Dr. Regnier on Innovations In Health

Sometimes the solutions to problems exist before the problem is recognized.” So began a wide-ranging interview with Dr. Fred Regnier, Distinguished Professor of Chemistry and newly retired this May after 45 years of teaching at Purdue University in Lafayette. This November he and his wife are moving into the Barrington of Carmel. Fred’s specialty is chromatography, a process which separates and/or purifies molecules for diagnostic and treatment purposes. His discoveries have led to the better treatment and prevention of diabetes and heart attacks. How? Let’s start at the beginning.
Fred grew up on a cattle farm in Nebraska, where he learned the value of hard work and an appreciation for books from his parents. He met his wife Linda in a chemistry lab at Nebraska State College. “We were lab mates; she would make beautiful, pure crystals and I would do the write-up.” Both graduated in May of 1960 and were married in August that same year. He went on to a Ph. D. at Oklahoma State University and post-doctoral stays at University of Chicago and Harvard University, while Linda finished her M.S. in Housing and Interior Design. They arrived at Purdue in July of 1968 and welcomed their daughter Stephanie in 1970. What followed was a career in biochemistry and business. “The broad field in which I have worked my whole life is called ‘analytical biochemistry.’ The companies I co-founded resulted from this work.” Though Fred retired from teaching this year, his hand is still very much in the game with two out of five of those companies. “Perfinity Bioscience focuses on developing and selling very rapid sampling tools. Through the use of our products, sample preparation times can be collapsed from 12 – 24 hours to a few minutes. They provide vital information for a hundred or more biomarkers, resulting in medications like insulin or those that digest blood clots to aid recovery after heart attacks. Decisions can be made quickly and often with as little as a single drop of blood.” “Novilytic, on the other hand, makes test kits that are used for single, small molecules. One of our tests is for Vitamin D. Another kit that we’re working on will help identify concussions. With a pinprick of blood onto a small card, football players provide a baseline read before a game. Should they experience head trauma during play, a second pinprick can be compared to the first to quickly determine the trauma’s severity. We’re also excited about a new product that allows home sampling. Through a finger stick an individual or physician can collect a drop of blood and then mail it to a lab for analysis. All our kits are developed to be cost effective and easy to use.”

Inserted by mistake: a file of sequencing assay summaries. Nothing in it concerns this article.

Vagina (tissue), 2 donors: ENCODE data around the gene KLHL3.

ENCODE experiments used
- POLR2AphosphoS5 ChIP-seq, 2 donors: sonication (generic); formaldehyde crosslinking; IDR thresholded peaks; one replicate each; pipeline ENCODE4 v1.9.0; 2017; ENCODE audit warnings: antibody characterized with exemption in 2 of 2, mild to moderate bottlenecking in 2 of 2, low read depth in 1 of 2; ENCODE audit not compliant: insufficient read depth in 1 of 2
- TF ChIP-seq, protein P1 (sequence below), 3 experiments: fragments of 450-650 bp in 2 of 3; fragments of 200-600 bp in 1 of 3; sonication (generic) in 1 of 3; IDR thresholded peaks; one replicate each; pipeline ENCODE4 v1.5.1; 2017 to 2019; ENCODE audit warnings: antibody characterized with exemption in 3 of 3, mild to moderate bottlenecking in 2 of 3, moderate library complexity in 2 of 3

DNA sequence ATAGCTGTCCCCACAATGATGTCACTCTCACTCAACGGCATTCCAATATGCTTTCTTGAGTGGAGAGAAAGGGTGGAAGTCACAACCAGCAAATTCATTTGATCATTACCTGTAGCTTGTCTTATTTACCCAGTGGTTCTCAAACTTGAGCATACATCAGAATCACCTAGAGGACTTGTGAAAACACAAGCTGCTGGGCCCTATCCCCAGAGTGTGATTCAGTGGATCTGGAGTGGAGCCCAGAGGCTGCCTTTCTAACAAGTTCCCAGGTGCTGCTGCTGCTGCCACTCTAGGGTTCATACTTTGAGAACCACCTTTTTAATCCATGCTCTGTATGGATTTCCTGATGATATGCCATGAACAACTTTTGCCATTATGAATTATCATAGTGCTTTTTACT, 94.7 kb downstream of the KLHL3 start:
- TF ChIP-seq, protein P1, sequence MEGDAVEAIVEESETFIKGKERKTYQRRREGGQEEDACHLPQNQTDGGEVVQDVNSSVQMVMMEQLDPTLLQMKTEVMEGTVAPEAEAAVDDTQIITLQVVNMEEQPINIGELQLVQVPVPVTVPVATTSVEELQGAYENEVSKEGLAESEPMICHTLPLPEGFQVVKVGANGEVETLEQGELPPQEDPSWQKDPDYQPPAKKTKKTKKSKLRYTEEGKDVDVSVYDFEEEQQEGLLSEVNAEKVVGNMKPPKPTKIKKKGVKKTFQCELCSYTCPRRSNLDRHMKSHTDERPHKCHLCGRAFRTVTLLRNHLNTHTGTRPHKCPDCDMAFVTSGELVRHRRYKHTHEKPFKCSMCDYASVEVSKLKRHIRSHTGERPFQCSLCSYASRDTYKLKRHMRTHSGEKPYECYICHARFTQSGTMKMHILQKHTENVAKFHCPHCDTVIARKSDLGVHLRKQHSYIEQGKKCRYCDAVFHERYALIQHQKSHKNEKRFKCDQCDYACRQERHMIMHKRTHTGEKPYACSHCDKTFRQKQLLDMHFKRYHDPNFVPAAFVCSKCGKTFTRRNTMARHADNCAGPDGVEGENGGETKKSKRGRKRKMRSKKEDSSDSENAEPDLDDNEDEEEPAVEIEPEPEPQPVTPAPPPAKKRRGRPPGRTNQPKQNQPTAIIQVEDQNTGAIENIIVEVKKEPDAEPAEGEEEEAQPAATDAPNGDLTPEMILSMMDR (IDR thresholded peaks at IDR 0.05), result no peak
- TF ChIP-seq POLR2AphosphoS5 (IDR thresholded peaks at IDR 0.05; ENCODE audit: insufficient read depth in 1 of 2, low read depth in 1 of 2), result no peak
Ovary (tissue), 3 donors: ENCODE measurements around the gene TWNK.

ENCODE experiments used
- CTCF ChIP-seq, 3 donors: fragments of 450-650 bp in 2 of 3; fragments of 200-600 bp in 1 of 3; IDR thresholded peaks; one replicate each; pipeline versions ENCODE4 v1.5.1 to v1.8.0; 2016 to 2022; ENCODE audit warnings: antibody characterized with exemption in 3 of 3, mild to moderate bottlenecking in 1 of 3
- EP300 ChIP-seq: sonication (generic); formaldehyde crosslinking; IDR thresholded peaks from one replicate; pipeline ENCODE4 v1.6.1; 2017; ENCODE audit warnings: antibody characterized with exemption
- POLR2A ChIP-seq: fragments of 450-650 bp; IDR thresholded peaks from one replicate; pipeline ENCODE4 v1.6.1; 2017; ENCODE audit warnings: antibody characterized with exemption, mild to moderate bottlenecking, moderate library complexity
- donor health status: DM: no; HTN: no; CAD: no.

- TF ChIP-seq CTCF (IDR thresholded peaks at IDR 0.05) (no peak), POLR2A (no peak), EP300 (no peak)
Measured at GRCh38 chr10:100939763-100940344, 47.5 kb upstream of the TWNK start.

How did Fred come to integrate his teaching and academic research with such successful companies? “It started with a summer sabbatical at Corning Glass Works in Massachusetts in 1974. Corning had decided to do biological science by immobilizing enzymes on glass. I liked the idea so went to work on lab diagnostic kits for hospitals. That experience taught me how to think about science as it relates to business.” Linda added that her husband does this naturally. “We’ll be driving down the street and Fred will see someone mowing the lawn. He’ll wonder, ‘How can we make that process easier? And what could we do with the clippings?’ A simple trip morphs into mental aerobics. This kind of outlook can be very stimulating and sometimes exhausting.” Fred has received world-wide recognition as a result of his diligent research, most recently with the American Chemical Society Award in Separation Science and Technology.
He takes even greater pride, however, in the success of his students, 80 of whom have received a Ph.D. degree of their own. “When you’re around 20-50 students, all of whom are thinking and talking a mile a minute, you get exposed to so many more ideas than you would by yourself. It is enormously enriching.” During the next phase in their lives, Fred and Linda look forward to new friends and surroundings at The Barrington. According to Fred, “My objective for many years has been to make a difference by filling a need in society. I have learned that can be done through teaching or bringing products to the market place that are new and useful. Novilytic and Perfinity are vehicles that allow me to continue doing that, although in a different way than when I was at Purdue.”